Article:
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Recently, Jon Richard accused The Times and Tom Crawford of being dishonest.
Certainly, I've accused The Times of worse things than that. But Mr. Richard doesn't have command of his facts.
He says unemployment was at a statistical zero for six years under Bush. If that were true, then unemployment would have been nonexistent under Clinton. In 2000, Clinton's last full year in office, the seasonally adjusted rate was 3.8 percent! Even at that low rate, more than 5.5 million men and women were out of work, hardly a statistically zero value.
In 2000, half of those workers could expect to find another job in six weeks (median weeks unemployed, per the BLS). That number rises, not falls, through the entire Bush term.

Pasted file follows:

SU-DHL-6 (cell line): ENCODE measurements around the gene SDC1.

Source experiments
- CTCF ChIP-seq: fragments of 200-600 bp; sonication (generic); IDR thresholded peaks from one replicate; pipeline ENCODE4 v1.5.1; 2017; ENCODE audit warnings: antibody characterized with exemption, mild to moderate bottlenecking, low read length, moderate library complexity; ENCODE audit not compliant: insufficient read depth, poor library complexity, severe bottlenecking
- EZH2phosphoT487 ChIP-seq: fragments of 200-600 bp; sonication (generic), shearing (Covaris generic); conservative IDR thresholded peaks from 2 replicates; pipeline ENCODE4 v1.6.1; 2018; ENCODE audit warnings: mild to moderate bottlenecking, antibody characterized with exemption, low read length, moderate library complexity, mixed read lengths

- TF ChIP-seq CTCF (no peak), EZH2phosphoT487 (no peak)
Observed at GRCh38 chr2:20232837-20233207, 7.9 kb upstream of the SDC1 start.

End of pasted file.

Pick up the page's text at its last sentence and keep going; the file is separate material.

Looking at the average number of weeks unemployed paints the same picture. In 2000, average time to find another job was 12 weeks. By 2004, it is taking 19 weeks and it never falls below 16 weeks again.
In real world terms, there is no such thing as zero unemployment. There might be theoretical places where theoretical discussions can call 5 to 10 million people a nothing. I don't know of such a place.
Nor do I know of there being two recessions in 2001, one before 9/11 and another one after 9/11.
Its easy to blame the media, Crawford and the third munchkin in Oz for anything and everything. But could we have some facts to go with the powerless rants and ravings? Especially from a writer who wants to end "the ignorance that abounds in our society."